Wednesday, 5 December 2018


The reference in the previous post to unharvested mistletoe reminded me of something I'd meant to mention earlier in the autumn, but somehow forgot: all the uncollected conkers. For non-Brits I should probably explain: "conkers" are the seeds of the horse chestnut tree (Aesculus hippocastanum); large, as glossy brown as a polished shoe, irresistibly tactile, yet strictly inedible, unlike those of their distant cousins the sweet chestnut (Castanea sativa) of which there are a limited supply in this country [1]. When I was a boy – in the middle of the last century! – conkers were much sought after. Large horse chestnut trees are widely found in British suburban avenues, city parks, and on many village greens, and on autumn days these trees would be constantly attended by children gathering up the conkers. If the pickings were sparse, the bigger kids would throw heavy sticks into the branches to bring more conkers down, still freshly-packaged in their spiky, spongy capsules. If you didn't keep your wits about you, one of those heavy sticks could easily bring you down, instead.

Why? Because we used to play a game with them, also known as "conkers". This involved boring a hole through a conker, and threading it onto a knotted string. You would then take turns in whacking your opponent's conker with yours – not as easy as it sounds – until one or other was sufficiently damaged to fly off its string in pieces. Some rogues would attempt to harden their conkers by various alchemical techniques – typically, soaking or boiling in vinegar – but, if detected, this was denounced as despicable cheating. Some conkers which had grown as twins within a single capsule would have one flat side with an acute edge, not unlike a fat axe. These were known as "cheesecutters", and prized by some as particularly effective conker-smashers: a false theory with its origins in sympathetic magic, rather than empirical observation. The game, taken seriously, had various arcane rules which I can't be bothered to recall or explain ("stringsies", "stampsies", and so on). If nothing else, it gave a certain seasonal excitement to the playground.

However, the game has now fallen by the cultural wayside, not least because many schools have banned it from the playground on safety grounds. The main legitimate risk was getting a hard knock on the knuckles as you held your conker dangling at arm's length, but it was also not unknown to get sneakily "conkered" on the head from behind. Which really fucking hurts, I can tell you. I suppose a lot of playground energy did seem to go into finding ways of injuring each other, it's true, but what a shame it is when such only very slightly risky links with the past get thrown into the same bin as cock-fighting and bear-baiting. Even if they're not actually as ancient and venerable as we imagine: according to Iona and Peter Opie, those historians of the playground, the first reference to such a game using horse chestnuts was in 1848. Like so many "traditions", it may well be a Victorian invention.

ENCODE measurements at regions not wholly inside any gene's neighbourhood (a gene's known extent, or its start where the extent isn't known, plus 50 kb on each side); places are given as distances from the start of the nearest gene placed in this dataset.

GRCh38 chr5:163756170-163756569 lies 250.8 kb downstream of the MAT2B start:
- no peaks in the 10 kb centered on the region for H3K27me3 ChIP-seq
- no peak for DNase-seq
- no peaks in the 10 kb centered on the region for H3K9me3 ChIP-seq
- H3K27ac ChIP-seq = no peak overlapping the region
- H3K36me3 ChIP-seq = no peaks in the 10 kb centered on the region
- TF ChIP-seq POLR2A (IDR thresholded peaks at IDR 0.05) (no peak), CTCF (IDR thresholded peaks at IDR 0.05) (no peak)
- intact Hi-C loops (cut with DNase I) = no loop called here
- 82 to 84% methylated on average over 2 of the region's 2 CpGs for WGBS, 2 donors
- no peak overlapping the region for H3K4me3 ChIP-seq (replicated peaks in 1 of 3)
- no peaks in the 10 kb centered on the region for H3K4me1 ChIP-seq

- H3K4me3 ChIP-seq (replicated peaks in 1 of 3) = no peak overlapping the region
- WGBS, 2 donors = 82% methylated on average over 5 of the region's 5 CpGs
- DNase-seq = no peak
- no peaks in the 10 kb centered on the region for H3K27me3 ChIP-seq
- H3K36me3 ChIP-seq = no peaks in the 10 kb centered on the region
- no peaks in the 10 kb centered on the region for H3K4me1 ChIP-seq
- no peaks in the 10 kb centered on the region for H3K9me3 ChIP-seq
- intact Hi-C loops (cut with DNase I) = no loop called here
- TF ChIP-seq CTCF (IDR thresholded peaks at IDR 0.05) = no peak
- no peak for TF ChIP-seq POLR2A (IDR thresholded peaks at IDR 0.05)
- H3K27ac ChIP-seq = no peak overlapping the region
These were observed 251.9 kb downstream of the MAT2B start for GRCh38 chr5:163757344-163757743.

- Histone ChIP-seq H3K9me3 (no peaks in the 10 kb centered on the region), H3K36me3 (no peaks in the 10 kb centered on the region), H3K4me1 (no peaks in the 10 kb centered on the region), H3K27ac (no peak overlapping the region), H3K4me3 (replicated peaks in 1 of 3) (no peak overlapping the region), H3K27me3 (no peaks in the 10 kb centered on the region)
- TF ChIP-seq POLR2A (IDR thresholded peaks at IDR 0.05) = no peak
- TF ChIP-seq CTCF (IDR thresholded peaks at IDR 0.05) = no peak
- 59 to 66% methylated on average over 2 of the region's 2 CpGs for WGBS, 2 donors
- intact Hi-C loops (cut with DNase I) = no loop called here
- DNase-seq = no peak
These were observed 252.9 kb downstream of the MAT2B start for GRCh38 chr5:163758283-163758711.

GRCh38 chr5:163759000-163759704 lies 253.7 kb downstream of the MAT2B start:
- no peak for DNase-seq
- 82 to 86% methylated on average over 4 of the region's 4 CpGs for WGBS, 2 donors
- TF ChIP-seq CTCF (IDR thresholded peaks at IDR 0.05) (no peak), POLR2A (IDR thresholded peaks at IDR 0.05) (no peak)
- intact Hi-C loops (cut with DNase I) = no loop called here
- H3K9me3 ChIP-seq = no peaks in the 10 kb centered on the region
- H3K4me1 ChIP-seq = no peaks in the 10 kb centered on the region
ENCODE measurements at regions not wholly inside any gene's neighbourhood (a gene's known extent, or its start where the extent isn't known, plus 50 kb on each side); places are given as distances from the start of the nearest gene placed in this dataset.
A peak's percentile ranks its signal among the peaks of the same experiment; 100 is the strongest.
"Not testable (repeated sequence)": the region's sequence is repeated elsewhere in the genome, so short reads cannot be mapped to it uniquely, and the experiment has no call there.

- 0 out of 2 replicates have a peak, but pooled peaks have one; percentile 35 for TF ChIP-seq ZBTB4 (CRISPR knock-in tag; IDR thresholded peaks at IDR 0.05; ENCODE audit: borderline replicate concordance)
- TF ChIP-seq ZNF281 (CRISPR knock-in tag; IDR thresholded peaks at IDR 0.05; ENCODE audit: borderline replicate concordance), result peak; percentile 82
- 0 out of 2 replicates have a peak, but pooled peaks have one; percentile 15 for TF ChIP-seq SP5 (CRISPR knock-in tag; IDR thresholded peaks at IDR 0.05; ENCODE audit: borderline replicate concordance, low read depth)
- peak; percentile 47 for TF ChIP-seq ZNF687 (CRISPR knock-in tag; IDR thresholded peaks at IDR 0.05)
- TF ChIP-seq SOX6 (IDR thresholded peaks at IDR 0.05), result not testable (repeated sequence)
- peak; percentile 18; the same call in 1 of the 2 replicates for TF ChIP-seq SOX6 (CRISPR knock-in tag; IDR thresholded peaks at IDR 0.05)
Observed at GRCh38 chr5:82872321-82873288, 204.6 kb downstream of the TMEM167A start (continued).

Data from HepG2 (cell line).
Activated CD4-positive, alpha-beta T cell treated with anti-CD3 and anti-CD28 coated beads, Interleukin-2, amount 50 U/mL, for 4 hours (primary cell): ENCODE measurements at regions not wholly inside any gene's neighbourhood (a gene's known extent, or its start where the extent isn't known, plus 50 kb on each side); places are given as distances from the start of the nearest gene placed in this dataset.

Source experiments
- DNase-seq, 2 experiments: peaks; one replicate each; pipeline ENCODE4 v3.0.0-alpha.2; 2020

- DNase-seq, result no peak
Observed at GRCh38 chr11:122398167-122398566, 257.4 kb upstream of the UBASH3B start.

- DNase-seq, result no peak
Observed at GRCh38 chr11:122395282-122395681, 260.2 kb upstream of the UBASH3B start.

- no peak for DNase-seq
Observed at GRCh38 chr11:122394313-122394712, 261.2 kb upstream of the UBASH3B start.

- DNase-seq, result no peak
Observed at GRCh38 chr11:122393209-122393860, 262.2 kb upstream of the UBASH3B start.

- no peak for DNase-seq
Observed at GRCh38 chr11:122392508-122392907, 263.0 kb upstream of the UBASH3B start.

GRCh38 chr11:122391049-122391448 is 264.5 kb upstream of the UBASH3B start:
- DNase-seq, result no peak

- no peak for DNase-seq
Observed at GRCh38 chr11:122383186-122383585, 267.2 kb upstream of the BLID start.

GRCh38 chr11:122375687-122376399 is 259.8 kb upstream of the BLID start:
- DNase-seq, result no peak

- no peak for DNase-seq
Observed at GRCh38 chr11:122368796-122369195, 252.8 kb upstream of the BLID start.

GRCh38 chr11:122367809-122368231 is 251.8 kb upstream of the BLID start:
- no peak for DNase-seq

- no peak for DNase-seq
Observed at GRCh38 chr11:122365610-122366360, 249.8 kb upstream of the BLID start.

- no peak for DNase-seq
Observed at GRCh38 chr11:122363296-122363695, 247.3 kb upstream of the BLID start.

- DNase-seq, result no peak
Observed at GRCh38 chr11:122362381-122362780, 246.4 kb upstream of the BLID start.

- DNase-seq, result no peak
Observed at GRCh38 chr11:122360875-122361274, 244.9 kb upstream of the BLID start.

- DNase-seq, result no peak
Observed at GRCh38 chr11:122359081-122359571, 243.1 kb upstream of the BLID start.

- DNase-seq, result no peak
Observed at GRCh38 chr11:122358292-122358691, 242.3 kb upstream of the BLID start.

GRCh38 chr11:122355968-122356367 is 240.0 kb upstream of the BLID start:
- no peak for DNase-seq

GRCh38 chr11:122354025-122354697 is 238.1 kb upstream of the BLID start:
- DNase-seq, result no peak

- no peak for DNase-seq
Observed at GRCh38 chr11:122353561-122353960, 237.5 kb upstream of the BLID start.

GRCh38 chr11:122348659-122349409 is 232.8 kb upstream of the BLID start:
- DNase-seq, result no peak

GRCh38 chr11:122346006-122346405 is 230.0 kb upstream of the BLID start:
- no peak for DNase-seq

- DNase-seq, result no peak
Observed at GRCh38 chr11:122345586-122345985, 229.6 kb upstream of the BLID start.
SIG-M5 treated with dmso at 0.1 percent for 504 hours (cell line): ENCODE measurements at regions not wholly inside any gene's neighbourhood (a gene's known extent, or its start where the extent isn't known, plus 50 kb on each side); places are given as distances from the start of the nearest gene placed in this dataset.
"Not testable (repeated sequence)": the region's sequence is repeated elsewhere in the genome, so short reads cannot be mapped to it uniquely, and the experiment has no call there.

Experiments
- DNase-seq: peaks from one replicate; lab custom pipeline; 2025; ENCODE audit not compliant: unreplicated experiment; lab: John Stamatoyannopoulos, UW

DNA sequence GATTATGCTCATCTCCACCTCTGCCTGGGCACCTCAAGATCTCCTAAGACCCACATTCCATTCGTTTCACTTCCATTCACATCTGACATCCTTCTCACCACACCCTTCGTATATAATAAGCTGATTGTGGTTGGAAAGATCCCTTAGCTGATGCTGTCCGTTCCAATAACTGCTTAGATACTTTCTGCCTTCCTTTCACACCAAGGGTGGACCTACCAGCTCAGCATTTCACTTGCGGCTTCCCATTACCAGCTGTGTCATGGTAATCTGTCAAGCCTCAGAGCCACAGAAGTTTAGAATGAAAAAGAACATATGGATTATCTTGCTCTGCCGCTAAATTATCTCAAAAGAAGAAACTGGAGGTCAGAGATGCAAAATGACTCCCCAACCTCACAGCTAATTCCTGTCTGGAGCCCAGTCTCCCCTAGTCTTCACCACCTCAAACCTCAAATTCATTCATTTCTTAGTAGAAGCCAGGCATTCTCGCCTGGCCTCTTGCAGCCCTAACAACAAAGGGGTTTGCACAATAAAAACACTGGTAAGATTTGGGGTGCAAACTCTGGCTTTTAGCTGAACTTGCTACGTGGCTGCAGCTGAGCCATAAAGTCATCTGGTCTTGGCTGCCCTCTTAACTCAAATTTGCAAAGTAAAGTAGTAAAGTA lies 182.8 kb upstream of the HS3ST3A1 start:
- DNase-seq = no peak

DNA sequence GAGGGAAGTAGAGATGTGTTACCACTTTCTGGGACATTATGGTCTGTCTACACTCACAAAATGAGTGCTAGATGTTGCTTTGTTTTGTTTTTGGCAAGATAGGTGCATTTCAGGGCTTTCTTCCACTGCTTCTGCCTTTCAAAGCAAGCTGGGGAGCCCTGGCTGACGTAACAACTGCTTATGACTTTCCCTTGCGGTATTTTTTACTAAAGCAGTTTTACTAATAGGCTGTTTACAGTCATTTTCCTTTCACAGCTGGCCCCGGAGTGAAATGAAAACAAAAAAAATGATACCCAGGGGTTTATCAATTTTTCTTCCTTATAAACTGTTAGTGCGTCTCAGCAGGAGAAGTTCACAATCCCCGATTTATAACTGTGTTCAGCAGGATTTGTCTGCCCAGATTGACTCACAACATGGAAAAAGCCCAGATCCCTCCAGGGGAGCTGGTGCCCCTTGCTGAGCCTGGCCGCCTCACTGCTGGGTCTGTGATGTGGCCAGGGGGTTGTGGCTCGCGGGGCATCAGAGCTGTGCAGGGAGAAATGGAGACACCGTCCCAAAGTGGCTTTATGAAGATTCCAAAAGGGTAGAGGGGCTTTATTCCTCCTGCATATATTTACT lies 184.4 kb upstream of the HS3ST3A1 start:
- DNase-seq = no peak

The result, of course, is large quantities of uncollected conkers lying unregarded in the grass and gutters beneath every horse chestnut tree surrounded by the remains of their protective capsules, which seem to biodegrade incredibly rapidly from a tough, green, spiked, alien jewel-case into mere wind-blown brown dust. Sic transit gloria aesculorum... I may be 64, but I can never resist picking out a few prize specimens to keep in my coat pockets. They can stay there for years, polished by my fingers into increasingly knobbly "touch pieces" as they dry out, until the outer shell finally separates from the kernel, and starts to disintegrate into sharp little bits of conker shrapnel.

Talking of unregarded treasures, I'm surprised to discover that I also forgot to write about some photos I found residing in the same "October 2018" folder as the conker shots. I suppose the blog's tenth anniversary and my various publications did turn October into a bit of a meta-month [2]. Anyway, a few years ago I posted some photographs of the Moscow State Circus, which was taking place on Bristol's Clifton Downs. This year, as if to restore the geo-political balance, the Downs were hosting Circus Vegas, of which every available square foot was plastered with the Stars and Stripes or some other icon of popular Americana, up to and including Elvis Presley. It was giddily, hyperventilatingly American, positively Trumpian in its vulgarity.

Although quite how American "Circus Vegas" actually is may be questionable, despite all the hoo-hah and flag-waving, as the name appears to be under license to the distinctly un-American sounding European Entertainment Corporation Ltd. I suppose "American", in this most reductive sense, is more a state of mind – one composed entirely of faux-chauvinistic show-biz clich├ęs – than any actual nationality. Which, if I were American, I would find more than a little annoying; it's as if a particularly gaudy Texas rodeo had elbowed its way to become, in effect, the purest summation of my great and diverse national culture. I wonder if anywhere has a British Circus, where the big top is a gigantic bowler hat plastered with the Union Jack? And the clowns are endlessly bumping into inanimate objects and saying "sorry"? Somehow I doubt it. We may be many culpable things, we British, and may have lost touch with much of our conkering heritage, but at least we've kept a reasonably firm grip on our brand.

1. Those of you who recognise "sativa" from certain other plant names may not realise it is a common botanical designation, meaning "cultivated". The phrases "distant cousins" and "limited supply" may also have prompted some of you to wonder, like me, whether conkers are the original big-eyed beans from Venus... Certainly, in America the equivalent Aesculus "nuts" are known as "buckeyes".
2. The blog is still in a bit of a meta-sulk about the surprising lack of acknowledgement of its significant birthday. No, no: too late now! It has been slightly cheered by a recent uptick in readers, though.


Unknown said...

I can't deal with this blog's sulk, but am driven to share a few words about what I happen to know of conkers.